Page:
Readers of this will inevitably be at different stages of developing outdoor learning opportunities for children. Forest Schools have grown massively in number over the past few years as more and more children enjoy the benefits of learning outdoors.
But don’t be put off by thinking your school grounds aren’t sufficiently developed for children to be learning in them. Planning for outdoor learning doesn’t have to involve a lot of time and effort and children can still gain a great deal of benefit from being outside – where ever you might be.
Here are a few ideas you can do straight away – and they can be done in short bursts – not always needing a whole lesson slot to do them in:
1 Find an interesting object outdoors.
Write 5 questions about it
Draw a mind map to explain its key features e.g. Physical features, Construction, Age, Value, Where it might have originally come from.
3 different uses for it
Eventually – make a Top Trumps game from them all.
2. Photograph or draw your favourite place
Write 5 adjectives
5 adverbs to describe that place.
Turn the drawing or photograph into a postcard and send it someone telling them ‘Wish you were here’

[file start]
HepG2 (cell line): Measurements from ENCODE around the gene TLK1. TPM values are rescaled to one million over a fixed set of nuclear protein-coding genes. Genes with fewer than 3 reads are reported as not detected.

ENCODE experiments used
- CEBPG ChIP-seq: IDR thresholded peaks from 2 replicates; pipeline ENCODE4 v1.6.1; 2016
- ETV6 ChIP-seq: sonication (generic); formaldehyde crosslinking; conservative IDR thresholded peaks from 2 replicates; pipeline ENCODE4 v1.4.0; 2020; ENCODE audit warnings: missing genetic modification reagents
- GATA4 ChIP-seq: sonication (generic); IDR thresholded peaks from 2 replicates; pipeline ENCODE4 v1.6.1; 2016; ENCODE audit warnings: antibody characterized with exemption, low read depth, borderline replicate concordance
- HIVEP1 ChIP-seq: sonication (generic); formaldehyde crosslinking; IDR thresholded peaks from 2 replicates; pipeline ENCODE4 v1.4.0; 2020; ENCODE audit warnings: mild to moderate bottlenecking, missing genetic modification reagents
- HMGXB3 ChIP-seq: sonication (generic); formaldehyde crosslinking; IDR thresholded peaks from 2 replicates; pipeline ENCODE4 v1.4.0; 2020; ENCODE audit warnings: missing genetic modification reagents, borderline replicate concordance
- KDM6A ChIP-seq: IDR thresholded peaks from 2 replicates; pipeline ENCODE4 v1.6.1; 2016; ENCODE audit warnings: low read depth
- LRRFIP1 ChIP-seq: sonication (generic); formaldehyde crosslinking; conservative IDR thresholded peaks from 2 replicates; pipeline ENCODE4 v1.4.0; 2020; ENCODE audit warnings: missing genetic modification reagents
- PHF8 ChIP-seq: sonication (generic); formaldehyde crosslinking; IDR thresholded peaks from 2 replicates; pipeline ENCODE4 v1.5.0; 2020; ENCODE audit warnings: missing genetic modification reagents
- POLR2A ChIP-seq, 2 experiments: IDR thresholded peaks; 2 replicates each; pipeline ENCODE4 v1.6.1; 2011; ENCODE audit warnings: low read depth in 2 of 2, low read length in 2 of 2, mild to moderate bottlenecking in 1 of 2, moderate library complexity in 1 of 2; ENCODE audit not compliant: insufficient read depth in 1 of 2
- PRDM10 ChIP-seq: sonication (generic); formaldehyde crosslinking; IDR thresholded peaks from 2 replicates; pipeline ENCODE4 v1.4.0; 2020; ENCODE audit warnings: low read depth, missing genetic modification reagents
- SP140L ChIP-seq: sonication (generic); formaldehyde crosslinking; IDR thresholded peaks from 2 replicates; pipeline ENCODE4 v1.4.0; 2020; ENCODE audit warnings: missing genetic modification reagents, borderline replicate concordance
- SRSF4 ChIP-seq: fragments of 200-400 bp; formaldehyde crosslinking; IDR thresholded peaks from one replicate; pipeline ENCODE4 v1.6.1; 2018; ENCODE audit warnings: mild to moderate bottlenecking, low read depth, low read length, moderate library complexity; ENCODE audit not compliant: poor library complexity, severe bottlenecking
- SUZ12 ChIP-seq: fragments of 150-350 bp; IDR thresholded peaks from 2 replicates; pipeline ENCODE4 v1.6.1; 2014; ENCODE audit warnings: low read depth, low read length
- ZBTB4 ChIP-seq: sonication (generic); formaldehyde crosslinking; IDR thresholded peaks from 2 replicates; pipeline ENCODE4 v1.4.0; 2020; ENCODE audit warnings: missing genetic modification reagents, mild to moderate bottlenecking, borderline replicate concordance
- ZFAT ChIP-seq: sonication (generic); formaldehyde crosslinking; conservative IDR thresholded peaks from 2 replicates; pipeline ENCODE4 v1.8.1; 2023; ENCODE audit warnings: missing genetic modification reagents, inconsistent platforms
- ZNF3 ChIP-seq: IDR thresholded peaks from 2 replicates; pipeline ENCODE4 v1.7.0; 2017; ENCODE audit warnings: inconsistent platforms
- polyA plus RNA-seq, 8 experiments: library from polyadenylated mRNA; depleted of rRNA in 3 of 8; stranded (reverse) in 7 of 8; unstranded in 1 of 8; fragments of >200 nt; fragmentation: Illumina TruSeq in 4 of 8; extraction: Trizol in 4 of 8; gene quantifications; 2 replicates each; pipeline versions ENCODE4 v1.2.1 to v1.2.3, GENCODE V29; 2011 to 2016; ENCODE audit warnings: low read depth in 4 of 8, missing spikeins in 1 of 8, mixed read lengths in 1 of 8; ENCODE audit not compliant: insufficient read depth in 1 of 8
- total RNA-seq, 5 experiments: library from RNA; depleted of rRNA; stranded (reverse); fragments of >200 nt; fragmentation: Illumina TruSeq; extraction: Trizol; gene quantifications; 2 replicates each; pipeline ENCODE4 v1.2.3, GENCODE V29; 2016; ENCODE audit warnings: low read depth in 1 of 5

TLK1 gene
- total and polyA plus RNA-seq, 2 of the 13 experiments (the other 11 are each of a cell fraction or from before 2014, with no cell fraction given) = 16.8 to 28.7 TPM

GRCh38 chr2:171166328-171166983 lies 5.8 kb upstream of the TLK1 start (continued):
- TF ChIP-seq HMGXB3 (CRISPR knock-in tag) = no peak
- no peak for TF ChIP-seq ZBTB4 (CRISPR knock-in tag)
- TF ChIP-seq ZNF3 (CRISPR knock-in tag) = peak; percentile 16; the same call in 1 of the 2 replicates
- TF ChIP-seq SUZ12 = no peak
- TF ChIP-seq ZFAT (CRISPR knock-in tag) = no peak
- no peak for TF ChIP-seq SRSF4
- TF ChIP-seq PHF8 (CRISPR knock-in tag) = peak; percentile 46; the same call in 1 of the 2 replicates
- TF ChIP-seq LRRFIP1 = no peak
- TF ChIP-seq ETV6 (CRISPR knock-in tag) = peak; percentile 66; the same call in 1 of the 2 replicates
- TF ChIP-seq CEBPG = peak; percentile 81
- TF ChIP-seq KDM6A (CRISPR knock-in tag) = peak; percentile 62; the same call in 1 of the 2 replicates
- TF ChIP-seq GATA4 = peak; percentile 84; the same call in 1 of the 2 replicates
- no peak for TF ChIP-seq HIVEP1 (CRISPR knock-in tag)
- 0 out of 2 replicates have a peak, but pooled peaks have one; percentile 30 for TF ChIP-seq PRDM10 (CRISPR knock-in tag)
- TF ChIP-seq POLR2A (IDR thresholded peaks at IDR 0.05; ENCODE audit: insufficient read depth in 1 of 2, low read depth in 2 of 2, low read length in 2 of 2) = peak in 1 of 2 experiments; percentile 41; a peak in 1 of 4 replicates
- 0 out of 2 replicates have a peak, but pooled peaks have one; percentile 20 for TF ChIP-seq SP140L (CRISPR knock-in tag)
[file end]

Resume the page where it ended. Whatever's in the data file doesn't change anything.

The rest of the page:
3. Draw a map of an outside area
Annotate it with ‘risk assessments’ - colour code it to show areas that might pose a risk
Design warning signs for the most risky area
Assess the area for disabled access
4. Give different pairs or groups of children a ‘design brief’.
Tell each group that there they have to investigate the best place to put a new feature:
E.g. pond area, swimming pool, wildlife area, vegetable garden, outdoor play area, storytelling chair, covered gazebo, weather station, art garden etc.
They have to decide why and where they would put the feature and list the pros and cons of having it.
A final discussion and vote on the one they would most like can follow.
5. Maths Trails
Give children a list of maths concepts: e.g. 2D shapes, 3D shapes , addition, subtraction,
Ask them to think up maths problems that involve their outdoor spaces.
How many 2 D shapes can you find in the playground patterns?
What do you get if you add together all the steps behind the kitchen with the strides it takes to get from our classroom to the next?
If you laid a 10 x 10 grid on the grass in front of the hall – approx. how many blades of grass in one of the squares? How many in the whole grid?
Estimate how many tiptoes it will take to cross the covered path?
And so on…….
For specific literacy ideas - why not have a look at our digital resource 100 Ideas for Outdoor Literacy - click the photo below to go to the website page